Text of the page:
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for Literary & Artistic African-American Themes


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Stop thinking / that if I reach out to you

and give you a hug once in a while when you're sad

that I want you to violate me. 



To White Women Who Think They’re Different 

Stop Fuckin’ Touching Me

By Kil Ja Kim


This is one for all the white women,

Who think they’re sisters in the struggle.

I guess you don’t get it.

You can...

walk around with your colored lover.

read the same books as me.

get that happy “oh, it’s a person of color” smile when you see us non-white folks.

and most insultingly, listen with aggressive sympathy as I talk about…

The racism and sexism I experience

and the

white men who feel at will to touch me.

You say things like, he better not do that to me

I guess you don’t get it, huh?

If you’d notice all along,

he only touches women of color.

But I guess you thought we were in the same boat, huh?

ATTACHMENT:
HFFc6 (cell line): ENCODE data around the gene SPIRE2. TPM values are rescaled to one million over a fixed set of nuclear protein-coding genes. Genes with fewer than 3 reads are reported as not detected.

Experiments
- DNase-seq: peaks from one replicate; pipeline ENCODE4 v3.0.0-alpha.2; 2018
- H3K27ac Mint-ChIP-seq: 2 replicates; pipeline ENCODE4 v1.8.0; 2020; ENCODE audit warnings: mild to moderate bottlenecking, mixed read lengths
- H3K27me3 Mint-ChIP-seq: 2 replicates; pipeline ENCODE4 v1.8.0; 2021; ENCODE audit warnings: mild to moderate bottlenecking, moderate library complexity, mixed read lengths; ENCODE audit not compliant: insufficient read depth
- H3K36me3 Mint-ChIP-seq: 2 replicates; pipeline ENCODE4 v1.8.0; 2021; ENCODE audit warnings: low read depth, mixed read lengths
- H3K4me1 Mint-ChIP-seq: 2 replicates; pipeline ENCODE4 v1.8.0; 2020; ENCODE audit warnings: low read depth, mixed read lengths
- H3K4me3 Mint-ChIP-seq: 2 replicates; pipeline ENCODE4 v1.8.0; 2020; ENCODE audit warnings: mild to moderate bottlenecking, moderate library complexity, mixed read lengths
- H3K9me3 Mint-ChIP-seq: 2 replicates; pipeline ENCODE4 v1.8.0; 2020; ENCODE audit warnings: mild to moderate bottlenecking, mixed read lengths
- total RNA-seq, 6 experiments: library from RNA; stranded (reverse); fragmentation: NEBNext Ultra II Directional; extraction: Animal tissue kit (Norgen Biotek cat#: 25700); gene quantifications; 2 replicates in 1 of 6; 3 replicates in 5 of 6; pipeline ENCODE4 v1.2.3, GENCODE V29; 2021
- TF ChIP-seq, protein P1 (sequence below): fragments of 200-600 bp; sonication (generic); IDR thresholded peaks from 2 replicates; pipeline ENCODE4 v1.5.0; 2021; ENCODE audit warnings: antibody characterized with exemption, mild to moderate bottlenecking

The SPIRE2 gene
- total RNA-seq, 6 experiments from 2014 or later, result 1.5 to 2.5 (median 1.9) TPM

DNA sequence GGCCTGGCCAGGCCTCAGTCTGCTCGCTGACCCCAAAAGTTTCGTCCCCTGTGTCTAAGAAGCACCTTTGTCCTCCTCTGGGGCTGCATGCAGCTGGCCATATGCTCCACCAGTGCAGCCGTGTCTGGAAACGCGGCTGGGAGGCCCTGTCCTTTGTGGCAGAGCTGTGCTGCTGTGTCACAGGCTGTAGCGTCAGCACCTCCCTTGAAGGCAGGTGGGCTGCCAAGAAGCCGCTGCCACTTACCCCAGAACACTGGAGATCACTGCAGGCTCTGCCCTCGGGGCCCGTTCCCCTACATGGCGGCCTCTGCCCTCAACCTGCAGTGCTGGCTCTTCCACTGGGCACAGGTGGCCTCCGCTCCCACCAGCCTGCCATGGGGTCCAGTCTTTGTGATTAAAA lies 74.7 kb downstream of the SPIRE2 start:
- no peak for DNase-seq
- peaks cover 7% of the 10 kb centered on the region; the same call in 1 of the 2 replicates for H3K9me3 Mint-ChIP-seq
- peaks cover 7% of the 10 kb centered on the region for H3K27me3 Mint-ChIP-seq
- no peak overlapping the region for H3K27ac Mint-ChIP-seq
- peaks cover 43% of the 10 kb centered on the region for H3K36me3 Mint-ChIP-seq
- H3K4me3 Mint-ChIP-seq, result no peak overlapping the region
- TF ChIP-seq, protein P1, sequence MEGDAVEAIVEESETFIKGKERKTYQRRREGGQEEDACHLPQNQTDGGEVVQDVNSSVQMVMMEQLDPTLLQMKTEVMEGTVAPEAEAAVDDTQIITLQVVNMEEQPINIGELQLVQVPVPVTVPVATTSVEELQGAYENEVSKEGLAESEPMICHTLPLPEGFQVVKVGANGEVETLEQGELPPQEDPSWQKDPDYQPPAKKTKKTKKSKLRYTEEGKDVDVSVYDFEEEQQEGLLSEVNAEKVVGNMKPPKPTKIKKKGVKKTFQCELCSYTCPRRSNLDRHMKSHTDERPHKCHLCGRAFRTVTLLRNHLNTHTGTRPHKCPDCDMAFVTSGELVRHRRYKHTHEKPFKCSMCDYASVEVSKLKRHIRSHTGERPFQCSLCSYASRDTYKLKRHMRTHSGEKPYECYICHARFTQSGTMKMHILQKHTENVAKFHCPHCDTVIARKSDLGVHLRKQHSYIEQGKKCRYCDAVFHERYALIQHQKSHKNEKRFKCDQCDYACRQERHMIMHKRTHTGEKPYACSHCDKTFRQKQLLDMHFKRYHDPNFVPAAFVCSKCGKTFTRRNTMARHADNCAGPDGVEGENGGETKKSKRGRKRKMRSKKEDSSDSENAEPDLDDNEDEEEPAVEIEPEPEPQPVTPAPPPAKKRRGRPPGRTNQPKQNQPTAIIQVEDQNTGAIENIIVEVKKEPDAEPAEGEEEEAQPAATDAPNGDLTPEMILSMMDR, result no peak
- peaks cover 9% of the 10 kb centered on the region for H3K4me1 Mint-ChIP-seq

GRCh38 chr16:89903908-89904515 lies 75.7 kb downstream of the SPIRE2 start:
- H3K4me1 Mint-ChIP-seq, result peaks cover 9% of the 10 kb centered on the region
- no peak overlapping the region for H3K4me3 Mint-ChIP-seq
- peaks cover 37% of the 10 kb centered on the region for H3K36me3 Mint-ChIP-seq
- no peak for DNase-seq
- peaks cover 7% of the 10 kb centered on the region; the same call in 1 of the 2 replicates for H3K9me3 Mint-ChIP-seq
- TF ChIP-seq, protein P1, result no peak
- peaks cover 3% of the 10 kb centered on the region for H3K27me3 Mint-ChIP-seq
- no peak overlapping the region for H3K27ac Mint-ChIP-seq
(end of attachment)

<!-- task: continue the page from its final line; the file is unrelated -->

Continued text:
Think again.

You’re still a white woman, which means…

Your body is valued more.

People are more concerned with how you feel.

People are more afraid to do something to you

because they know people would be more outraged

that he is touching you.

You see, people don’t care much what white men do

To Black, Brown, Red, Yellow women.

So you can stop trying to think we alike.

Stop thinking

that just because we use the same bathroom in public spaces

mean we in the same boat.

Stop thinking

that if I reach out to you

and give you a hug once in a while when you're sad

that I want you to violate me. 

But I guess that’s something you like to secretly think

     (even though publicly you tell me your theories on racism and how you know you’re different).

That must be why you don’t think twice about…

telling me you like my long (Asian) hair,

telling me you like my ass (as if you’re one to judge),

sharing with me your ideas about race, sex and the rest

     (don’t you notice I just look at you when you speak?),

standing all up on me,

‘bout to bust a nut because I have some pigment and dark hair and eyes,